Whitefield Academy Blog

7 Reasons Your Student Should Play Sports

by | Sep 6, 2017 | Athletics, Extracurriculars, Middle School, Parenting, Upper School | 0 comments

A caveat to start: I grew up doing musicals. I probably played soccer and softball a handful of times. I was on the rowing team in college as a coxswain because I was short and loud. I am no sports expert. So I turned to some seasoned sports parents to ask them the questions: Why should my daughters play sports? What’s the point of competing in athletics? Here’s what they said:

1.) To Build Healthy Bodies: When you are a middle-schooler or high-schooler there are few better ways to stay healthy than playing a sport (I would consider dance a “sport” for this category). Getting students in the habit of exercising on a daily basis and eating healthy is a huge way to set them up for a healthy adult life.

2.) To Gain Confidence With Successes and Failures: Of course we know that being good at sports can build confidence. You score a goal, everyone cheers, confidence built. But we don’t often think of the confidence through failure that sports can give to our children. When our children fail on the field or the court or the track, and they see their parents, coaches, and teammates loving them and encouraging them anyway, it’s an amazing picture of God’s love for them. Love that is not based on works but continues no matter what.

3.) To Learn to Work With Others: Whether it’s people you don’t like, people who are more talented than you, people who are less talented than you, or people who just don’t try at all, being on a team forces you to not only engage with these people but to play with them and support them. In the same way that you can’t pick your family, you can’t pick your teammates (or your coworkers for that matter). Giving our children safe situations where they can work with other people who are different than them prepares them for a lifetime of working with all different kinds of people.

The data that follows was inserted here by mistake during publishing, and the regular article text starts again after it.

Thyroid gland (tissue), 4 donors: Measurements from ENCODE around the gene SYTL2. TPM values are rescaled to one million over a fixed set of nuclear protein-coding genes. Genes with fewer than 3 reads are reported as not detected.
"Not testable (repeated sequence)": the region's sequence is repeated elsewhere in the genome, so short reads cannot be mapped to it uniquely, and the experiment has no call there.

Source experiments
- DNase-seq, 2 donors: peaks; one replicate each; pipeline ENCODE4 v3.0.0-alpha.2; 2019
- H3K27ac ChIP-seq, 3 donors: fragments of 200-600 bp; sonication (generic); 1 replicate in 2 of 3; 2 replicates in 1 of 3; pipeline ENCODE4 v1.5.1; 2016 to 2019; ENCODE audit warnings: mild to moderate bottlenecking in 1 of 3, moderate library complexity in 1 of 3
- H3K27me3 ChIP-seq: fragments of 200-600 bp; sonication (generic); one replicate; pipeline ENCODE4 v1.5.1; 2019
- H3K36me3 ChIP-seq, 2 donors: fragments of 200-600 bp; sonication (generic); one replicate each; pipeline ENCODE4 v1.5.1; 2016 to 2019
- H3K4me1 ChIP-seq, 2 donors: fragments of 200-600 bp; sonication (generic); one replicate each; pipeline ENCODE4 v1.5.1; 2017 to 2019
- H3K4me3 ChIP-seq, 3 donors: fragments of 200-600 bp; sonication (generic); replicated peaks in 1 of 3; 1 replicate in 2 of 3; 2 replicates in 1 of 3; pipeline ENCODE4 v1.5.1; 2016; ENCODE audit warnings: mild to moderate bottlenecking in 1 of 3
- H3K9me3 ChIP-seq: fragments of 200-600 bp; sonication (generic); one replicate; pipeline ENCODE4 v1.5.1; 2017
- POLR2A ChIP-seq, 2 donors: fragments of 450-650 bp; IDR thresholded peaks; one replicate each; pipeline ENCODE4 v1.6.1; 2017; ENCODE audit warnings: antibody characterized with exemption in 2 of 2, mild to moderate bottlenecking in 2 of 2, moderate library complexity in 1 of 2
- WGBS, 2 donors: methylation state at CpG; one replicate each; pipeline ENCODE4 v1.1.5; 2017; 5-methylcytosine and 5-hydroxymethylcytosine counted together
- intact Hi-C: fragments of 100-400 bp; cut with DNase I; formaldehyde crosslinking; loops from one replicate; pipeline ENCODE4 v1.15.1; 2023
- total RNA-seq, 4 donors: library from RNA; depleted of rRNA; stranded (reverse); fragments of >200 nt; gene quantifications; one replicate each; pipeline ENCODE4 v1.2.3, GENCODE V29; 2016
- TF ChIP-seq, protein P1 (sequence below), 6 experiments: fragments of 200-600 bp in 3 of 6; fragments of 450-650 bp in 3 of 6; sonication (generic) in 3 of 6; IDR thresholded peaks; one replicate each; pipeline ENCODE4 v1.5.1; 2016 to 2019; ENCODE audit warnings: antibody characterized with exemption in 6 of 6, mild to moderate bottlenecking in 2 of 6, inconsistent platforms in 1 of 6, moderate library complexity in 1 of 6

4.) To Work Hard Even When You Don’t Feel Like It: If you don’t show up to work just because you don’t feel like it, you’ll soon be out of work. Much better for a student to learn that consequence by getting benched at practice because they had a bad attitude than for them to learn it in their first job.

5.) To Learn Time Management Skills: High-schoolers who play sports are busy. Whether its early morning practices or late night games, athletes have to learn how to be active in their sport while still giving full attention to school work and other extracurricular activities. This means that sometimes they have to make hard decisions about whether or not they can hang out with friends when they know they need rest before a big meet.

6.) To Learn How to Take Criticism: No one likes to be criticized. We are sinful creatures, and pride is one of the easiest sins to slip into, but when kids see constructive criticism at an early age coming from coaches who clearly love them, support them, and want them to succeed, it helps to foster a culture of humility.

7.) To Let Your Child Make Mistakes: This one is for parents. There is little in life harder for a parent than watching your child make a mistake…in front of you. Sure you can yell from the stands (and many parents do), but at a certain point, when your child is out on the field, they are on their own. Sports are, once again, a safe place for children to make mistakes and for their parents to watch the mistake happen and help their child learn from it, rather than protecting them from the situation all together.

Of course your student can learn or achieve many of these things from other extracurricular activities, and no, sports are not for everyone (raising my hand). I do think, however, that the team aspect and competition involved with being on a sports team are fairly unique. The point that I find myself hearing over and over again is that being on a sports team is a safe place for our students to learn skills that they will use over and over again in their adult lives. So as parents and coaches, we need to be careful that the teams we are choosing for our students or are in charge of are places where those learning experiences can gracefully occur.

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